The grapes for the Hess Allomi Cabernet Sauvignon 2008, Napa Valley, derive from the vineyard of that name in the benchlands of Howell Mountain, directly north of the town of Angwin and east of Calistoga, in the northern reaches of Napa Valley. The wine is a combination of 87 percent cabernet sauvigon grapes, 12 percent petite sirah and 1 percent petit verdot, the petite sirah being the wild card in what might otherwise be a standard Bordeaux-style blend, with, say, merlot or cabernet franc. The wine aged 18 months in American oak barrels, 25 percent new, and you feel the gravity of that American oak in a pointed spicy character and a tinge of austerity on the finish. The color is deep royal purple; the multi-layered bouquet smolders with aromas of tar, violets and tobacco, briers and brambles, cedar, walnut shell and beet-root, shale and graphite and, yes, intense and concentrated though fleshy black currants and plums. Let’s just say that you could spend some time getting to know this bouquet. The wine is powerfully tannic, earthy and minerally, yet it flows smoothly over tongue and palate, and those structural elements bear on their shoulders seductive flavors of blackberry cobbler with a hint of wild blueberries and a dusting of exotic spice; a few minutes in the glass bring in touches of dried fruit and potpourri. Quite a sleek and stylish performance, personality-wise, but the wine is prevented from leaning (too much) toward exaggeration by its tannic/mineral character and just-sufficient acidity. 14.4 percent alcohol. Drink now through 2013 or ’14. Excellent. About $28.
No American oak for the Hess Collection 19 Block Cuvee 2007, Mount Veeder, Napa Valley; this ages 16 months in French oak barrels, 50 percent new. The wine is a blend of 74 percent cabernet sauvignon grapes, 17 percent malbec, 4 percent merlot, 1 percent petit verdot and, in another wild card draw, 4 percent syrah; the grapes come from 19 specific blocks of vines in the winery’s Veeder Summit Vineyard, where the elevation ranges from 1,300 to 2,000 feet. The color is inky ruby purple; the wine is intense and concentrated, tightly focused, and yet black and blue fruit scents and flavors are ripe and a little fleshy. Pronounced density of finely-grained tannins, walnut-shell-like oak and slate-like minerality lend the wine powerful ballast, though if you give it a few minutes in the glass, irresistible aromas of lavender and licorice and violets, cedar, tobacco and bay emerge, along with touches of plums, fruit cake and an intriguing hint of fennel. No rich cobbler element here; this is a cabernet that expresses the rigorous, dusty earthy character of its steep altitude origin but with the suppleness of velvet and the verve of pinpoint acidity. 14.6 percent alcohol. Drink now (with medium rare steak) through 2017 or ’18. Excellent. About $36.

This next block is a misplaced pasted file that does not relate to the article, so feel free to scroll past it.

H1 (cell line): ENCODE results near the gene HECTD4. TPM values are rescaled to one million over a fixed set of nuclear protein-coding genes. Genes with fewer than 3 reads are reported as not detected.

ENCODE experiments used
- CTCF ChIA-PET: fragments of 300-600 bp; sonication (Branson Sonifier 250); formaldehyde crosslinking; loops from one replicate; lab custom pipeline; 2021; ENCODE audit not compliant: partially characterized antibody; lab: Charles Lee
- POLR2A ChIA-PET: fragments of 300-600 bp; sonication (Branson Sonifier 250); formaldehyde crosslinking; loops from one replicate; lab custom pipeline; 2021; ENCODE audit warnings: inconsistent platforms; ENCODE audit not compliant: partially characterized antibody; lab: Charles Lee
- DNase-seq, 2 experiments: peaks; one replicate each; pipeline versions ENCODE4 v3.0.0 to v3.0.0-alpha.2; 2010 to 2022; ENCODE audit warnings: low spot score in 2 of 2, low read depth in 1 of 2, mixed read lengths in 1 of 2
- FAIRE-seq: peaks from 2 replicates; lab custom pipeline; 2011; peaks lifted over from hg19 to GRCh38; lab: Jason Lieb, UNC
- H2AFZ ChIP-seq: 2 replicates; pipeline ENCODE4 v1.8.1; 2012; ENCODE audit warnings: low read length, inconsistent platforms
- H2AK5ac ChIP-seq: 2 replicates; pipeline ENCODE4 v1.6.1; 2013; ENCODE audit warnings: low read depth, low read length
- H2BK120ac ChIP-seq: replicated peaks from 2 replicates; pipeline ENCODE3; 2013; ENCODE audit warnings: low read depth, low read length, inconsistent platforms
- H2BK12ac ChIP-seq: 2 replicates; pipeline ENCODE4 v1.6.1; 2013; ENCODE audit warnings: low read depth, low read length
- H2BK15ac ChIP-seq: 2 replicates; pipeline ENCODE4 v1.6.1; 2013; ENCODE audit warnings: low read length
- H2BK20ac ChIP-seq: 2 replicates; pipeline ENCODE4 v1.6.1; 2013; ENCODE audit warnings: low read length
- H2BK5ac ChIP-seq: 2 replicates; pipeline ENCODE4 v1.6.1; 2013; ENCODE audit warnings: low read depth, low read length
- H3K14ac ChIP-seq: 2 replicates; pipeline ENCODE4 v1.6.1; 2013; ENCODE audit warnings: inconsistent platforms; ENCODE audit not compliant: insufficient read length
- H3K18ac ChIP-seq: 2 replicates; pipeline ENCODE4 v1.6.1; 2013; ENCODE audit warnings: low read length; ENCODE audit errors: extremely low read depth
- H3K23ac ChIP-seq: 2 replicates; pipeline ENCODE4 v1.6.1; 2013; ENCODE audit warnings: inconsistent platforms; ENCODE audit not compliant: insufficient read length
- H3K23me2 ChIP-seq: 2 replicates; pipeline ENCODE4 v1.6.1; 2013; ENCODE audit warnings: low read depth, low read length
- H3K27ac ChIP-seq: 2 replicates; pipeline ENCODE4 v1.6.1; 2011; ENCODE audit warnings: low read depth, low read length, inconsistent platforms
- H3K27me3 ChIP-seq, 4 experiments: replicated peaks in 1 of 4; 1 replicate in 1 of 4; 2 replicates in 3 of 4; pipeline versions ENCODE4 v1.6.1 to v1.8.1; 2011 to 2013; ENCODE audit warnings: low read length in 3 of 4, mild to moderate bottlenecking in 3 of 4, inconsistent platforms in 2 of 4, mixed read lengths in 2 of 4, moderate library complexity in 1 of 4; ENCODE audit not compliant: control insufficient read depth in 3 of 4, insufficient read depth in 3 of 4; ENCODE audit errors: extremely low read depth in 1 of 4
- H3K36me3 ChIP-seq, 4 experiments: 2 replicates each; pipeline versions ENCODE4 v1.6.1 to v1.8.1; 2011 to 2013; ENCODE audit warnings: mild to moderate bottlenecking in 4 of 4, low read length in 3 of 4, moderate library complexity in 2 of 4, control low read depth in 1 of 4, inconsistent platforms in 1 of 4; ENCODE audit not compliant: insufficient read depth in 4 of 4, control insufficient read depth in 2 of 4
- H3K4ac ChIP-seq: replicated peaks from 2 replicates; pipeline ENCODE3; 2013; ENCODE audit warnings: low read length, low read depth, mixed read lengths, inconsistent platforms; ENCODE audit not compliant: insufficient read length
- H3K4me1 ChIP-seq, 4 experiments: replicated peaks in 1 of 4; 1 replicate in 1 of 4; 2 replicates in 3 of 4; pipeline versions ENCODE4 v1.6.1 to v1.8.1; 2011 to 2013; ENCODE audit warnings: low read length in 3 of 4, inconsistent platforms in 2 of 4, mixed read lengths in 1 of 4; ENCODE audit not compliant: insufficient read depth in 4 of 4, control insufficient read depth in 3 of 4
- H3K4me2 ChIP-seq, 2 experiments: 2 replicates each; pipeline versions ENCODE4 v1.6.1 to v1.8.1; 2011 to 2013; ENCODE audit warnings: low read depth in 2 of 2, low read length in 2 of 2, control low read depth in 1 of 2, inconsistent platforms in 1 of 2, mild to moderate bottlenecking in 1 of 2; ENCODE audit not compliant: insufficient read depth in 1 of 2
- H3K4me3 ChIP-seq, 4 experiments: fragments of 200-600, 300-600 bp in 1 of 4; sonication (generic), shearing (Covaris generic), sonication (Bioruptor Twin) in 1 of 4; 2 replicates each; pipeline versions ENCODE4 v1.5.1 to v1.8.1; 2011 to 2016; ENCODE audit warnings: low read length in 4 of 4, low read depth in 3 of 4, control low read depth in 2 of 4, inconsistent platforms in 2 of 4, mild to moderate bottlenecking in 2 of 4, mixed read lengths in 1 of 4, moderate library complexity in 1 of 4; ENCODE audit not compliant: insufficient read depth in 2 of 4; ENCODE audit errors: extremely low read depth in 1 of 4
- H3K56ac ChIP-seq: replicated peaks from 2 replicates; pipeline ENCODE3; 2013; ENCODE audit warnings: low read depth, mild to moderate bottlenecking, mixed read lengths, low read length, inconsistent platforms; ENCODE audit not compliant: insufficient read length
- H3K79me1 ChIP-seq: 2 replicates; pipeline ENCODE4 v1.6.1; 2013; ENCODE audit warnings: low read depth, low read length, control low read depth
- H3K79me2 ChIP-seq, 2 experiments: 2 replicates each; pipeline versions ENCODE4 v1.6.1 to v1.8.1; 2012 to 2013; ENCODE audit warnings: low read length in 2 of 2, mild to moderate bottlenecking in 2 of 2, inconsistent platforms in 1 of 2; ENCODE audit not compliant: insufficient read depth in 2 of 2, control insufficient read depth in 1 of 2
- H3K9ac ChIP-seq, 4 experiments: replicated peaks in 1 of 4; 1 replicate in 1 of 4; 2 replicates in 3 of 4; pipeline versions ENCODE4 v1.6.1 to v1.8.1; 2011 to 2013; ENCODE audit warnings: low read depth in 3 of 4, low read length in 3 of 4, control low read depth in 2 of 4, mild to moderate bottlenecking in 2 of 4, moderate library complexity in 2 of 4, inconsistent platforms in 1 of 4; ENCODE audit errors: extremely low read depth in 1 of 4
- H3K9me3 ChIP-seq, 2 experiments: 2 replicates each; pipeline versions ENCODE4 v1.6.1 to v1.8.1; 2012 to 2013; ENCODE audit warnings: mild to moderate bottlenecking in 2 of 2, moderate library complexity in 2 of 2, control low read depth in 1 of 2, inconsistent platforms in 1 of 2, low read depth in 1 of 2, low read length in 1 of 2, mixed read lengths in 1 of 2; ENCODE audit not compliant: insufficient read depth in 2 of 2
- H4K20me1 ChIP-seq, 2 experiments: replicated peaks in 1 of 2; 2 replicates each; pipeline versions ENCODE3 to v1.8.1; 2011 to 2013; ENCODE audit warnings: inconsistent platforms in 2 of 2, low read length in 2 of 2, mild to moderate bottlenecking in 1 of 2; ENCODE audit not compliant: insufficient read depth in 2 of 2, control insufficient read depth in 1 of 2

The Hess Collection Mount Veeder Cabernet Sauvignon 2007, Napa Valley, is a monument to tannin in all its underbrushy-forest floor-briery-brambly-dense-chewy-austere manifestations. Made from a blend of 83 percent cabernet sauvignon, 10 percent malbec and 7 percent merlot — no whimsical touches of syrah in this package — the wine ages 18 months in French oak, 50 percent new barrels, and you feel the shaping influence of that spicy, dusty wood throughout the experience; substantial also in its earthy-minerally character, the wine resonates with the brooding power of its lead pencil-graphite-shale qualities. Is there room for any other factor here? Yes, you intuit first and then smell and taste a modicum of cedary, slightly macerated black currant, black raspberry and plums aromas and flavors that require a little coaxing to unveil themselves. This is not an exotic or dramatic cabernet; it is, instead, solid, dignified, fully dimensioned, dynamic and pretty damned classic. best from 2012 or ’13 through 2018 to ’20. The alcohol content is 14.6 percent. Excellent. About $48.